“Normal mass spectrometry can tell you how many atoms of each element are present in a molecule, but it won’t tell you anything about how those atoms are joined together,” Adamson said. “Tandem mass spectrometry with collision-induced dissociation isolates molecules of a single mass and then breaks them apart. The way they break apart provides clues as to the structure of the parent molecule.”
The team found direct evidence that polycyclic aromatic hydrocarbons and PAHs with alkyl chains exist in the sampled gases of the sooting flame. Such species may be sufficiently stable at the high temperatures of combustion to serve as key components in incipient soot particle formation.
The team also used a special flame configuration to minimize disruptions to the flame chemistry caused by the sampling process. Scott said the novel experimental setup involved sampling and examining large molecules from an inverted candle-like flame.
“In a candle, the wax moves up the wick and then vaporizes before burning in the surrounding air. The flame appears yellow because soot particles get very hot as they move through the flame,” Scott said. “In this configuration, it is impossible to sample soot particles or molecules that lead to soot formation without disturbing the flame because a probe must be inserted through the flame sheet.
“To overcome this problem, we generated a flame in which the air is in the center of the flame with the fuel on the outside,” he said. “This way, we can probe the gases of interest from the outside of this ‘inverse’ flame. This is perhaps the first time that such a flame has been attached to a tandem mass spectrometer.”
Engines creating solid soot from gas
In an engine, soot particles form when gaseous, carbon-containing molecules that originate from the fuel escape oxidation and combine to create larger molecules that eventually turn into a solid material.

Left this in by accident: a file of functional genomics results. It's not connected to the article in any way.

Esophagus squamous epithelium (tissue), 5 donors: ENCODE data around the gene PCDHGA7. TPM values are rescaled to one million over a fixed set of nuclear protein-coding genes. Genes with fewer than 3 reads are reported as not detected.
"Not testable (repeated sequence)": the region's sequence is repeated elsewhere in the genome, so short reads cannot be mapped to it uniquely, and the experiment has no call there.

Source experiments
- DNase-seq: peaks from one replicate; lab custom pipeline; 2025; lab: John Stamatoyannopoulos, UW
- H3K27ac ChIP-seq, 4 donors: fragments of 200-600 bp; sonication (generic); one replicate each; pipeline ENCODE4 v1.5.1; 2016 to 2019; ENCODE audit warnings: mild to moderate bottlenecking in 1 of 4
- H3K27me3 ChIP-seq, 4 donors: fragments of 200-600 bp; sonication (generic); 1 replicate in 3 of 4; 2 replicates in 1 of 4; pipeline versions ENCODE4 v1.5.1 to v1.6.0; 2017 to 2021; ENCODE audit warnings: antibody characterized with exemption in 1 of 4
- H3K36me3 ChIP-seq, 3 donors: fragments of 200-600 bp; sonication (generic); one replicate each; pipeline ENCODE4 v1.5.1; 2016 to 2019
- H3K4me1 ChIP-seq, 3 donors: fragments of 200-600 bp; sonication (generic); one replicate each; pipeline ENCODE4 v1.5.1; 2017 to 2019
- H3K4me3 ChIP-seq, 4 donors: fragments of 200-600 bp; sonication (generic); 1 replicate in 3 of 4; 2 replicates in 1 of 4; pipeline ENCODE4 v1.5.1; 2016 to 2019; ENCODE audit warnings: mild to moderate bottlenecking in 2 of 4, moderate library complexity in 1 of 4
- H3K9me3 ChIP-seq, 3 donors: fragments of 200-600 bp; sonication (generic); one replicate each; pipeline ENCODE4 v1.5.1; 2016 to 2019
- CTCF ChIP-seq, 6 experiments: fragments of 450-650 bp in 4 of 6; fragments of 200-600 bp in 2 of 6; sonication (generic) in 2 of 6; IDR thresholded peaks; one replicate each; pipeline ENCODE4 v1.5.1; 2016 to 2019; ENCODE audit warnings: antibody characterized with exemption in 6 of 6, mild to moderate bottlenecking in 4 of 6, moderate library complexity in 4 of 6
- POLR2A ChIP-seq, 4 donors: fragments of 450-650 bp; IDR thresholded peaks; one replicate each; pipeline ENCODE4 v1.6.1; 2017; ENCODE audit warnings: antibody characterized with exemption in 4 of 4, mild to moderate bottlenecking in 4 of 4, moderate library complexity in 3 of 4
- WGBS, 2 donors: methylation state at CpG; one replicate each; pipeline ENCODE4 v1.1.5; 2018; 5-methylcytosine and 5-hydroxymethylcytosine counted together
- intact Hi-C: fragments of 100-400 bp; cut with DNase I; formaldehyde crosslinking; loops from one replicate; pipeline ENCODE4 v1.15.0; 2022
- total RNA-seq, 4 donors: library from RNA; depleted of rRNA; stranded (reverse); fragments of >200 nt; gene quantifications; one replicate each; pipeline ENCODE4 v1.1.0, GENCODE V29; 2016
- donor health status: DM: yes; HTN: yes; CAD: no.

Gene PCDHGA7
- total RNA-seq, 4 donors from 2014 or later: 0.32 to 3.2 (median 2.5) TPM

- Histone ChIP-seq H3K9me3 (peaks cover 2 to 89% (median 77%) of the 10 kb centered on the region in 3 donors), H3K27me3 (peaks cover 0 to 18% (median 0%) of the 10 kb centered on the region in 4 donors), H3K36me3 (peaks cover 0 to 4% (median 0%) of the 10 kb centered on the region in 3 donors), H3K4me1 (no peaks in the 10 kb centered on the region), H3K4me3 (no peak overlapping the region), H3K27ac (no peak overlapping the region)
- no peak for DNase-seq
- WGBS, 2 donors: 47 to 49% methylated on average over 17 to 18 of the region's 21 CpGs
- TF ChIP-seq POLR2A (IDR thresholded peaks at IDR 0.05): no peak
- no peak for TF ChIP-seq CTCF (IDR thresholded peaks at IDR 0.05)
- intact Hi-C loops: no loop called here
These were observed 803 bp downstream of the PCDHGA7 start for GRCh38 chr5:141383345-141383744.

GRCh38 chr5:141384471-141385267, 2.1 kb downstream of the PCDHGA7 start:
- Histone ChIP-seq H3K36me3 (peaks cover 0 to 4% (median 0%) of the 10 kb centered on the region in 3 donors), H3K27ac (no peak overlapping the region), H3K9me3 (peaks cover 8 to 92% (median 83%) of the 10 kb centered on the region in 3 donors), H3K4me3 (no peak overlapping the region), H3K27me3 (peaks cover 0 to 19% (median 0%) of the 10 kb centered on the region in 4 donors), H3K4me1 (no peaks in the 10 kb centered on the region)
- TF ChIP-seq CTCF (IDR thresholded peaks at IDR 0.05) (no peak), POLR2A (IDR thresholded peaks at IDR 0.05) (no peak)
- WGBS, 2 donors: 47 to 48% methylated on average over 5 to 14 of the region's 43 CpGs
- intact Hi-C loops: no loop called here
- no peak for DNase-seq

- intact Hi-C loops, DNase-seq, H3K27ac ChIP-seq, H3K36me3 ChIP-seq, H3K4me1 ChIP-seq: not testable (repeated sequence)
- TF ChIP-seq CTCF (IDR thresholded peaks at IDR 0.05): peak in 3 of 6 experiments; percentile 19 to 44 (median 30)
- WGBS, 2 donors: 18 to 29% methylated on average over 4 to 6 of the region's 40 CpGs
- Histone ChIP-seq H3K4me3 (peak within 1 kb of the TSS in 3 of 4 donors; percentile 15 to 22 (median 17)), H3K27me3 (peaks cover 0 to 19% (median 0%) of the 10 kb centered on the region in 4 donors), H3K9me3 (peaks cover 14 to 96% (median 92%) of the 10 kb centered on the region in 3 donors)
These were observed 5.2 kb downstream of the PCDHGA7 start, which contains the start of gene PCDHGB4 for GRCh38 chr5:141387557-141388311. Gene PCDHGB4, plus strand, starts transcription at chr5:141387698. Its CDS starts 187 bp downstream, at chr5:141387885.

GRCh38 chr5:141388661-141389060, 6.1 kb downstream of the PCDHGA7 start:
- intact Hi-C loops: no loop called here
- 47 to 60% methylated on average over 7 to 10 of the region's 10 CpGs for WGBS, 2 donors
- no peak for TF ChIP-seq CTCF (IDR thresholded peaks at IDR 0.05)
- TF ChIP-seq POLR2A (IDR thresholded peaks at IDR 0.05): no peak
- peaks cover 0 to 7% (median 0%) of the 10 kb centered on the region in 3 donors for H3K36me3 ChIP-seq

Soot is harmful to the environment and a significant contributor to global climate change. Moreover, it impacts public health by damaging the lungs. Substantial evidence links polycyclic aromatic hydrocarbons and soot formation, although the evidence isn’t completely conclusive.
The chemical components leading to soot are difficult to decipher. What is known is that when the chemicals in hydrocarbon fuels are broken down during combustion, new molecules form rapidly.
The search for soot precursors is motivated by the need for cleaner engines that still run efficiently. Under certain driving conditions, diesel emissions exceed government regulations. This has led to the use of particulate filters that effectively capture soot particles from diesel exhaust, but they make the vehicles significantly more expensive and less efficient. Engines that produce less soot would need smaller particulate filters, reducing costs and increasing fuel economy.
Engine manufacturers typically use computer simulations to improve engine designs. They model the fuel injection, combustion and pollutant formation processes. Scott said that better understanding of how soot compounds are produced — specifically definitive identification of polycyclic aromatic hydrocarbons with alkyl chains attached — should lead to models that more accurately describe the effects of engine design parameters on emissions and efficiency.
“If we can understand the chemistry, we can develop a model that will allow engine designers to optimize fuel injectors, air flows and the shape of internal engine surfaces, among other things, that will keep these compounds out of the atmosphere,” Scott said.
This discovery of alkyl-substituted and aliphatically bridged PAHs in
In the published paper, the team analyzed compounds at two different masses. However, the technique potentially could lead to
The Sandia scientists hope to collaborate with data scientists to develop more efficient, realistic models of engine soot formation, ultimately leading to designs for cleaner, more efficient engines.